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FRANKFURT (Reuters) - European Central Bank policymakers must exercise great caution before even nuanced communications shifts to prevent undue market turbulence, rate setters concluded at the bank's April 27 policy meeting.
The measured stance suggests that policymakers may be hesitant to make any significant change in their policy path at the June 8 meeting, opting for only a small nod to the improved growth outlook, worried that a bigger signal could unravel years of stimulus.
"It was felt that the Governing Council's communication should be adjusted in a very gradual and cautious manner as, the current juncture, monetary and financial conditions were particularly sensitive to changes in communication," the ECB said in the minutes, published on Thursday.
Meeting late last month, policymakers acknowledged that risks have continued to decline but said they were skewed to the downside, maintaining a long-standing stance even as the euro zone is enjoying its best growth run in a decade.
"After a long period of very accommodative monetary conditions, even small and incremental changes in communication could have strong signalling effects when interpreted as heralding a change in the monetary policy stance," the minutes said.
Rates setters, however, stressed that new staff forecasts due in June would form the basis of future discussion.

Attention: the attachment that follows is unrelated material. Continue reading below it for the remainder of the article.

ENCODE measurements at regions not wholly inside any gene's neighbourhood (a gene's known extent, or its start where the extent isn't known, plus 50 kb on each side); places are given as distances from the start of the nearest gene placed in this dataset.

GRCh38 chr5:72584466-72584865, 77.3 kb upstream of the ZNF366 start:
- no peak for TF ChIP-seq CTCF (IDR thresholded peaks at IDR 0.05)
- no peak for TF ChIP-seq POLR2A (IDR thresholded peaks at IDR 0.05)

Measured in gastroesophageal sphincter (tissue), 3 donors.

Markets expect policymakers to finally declared growth risks balanced next month but the is still seen keeping the door open to further rate cuts or even bigger asset buys if necessary.
"Any substantial change in communication needed to be motivated by some more evidence that the present indications of acceleration in activity found confirmation in hard data and fed through to a sustainable adjustment in inflation," chief economist Peter Praet said, according to the minutes.
While there was broad agreement regarding the balance of risk, some policymakers argued that they were balanced.
Among the key risks to growth, policymakers said that uncertainty about U.S. policies, Britain's departure from the EU and China's rebalancing needed to be monitored.
"In particular, reference was made in the discussion to the high degree of uncertainty surrounding short-term developments i the U.S. economy," the minutes showed.
Reporting by Balazs Koranyi; Editing by Francesco Canepa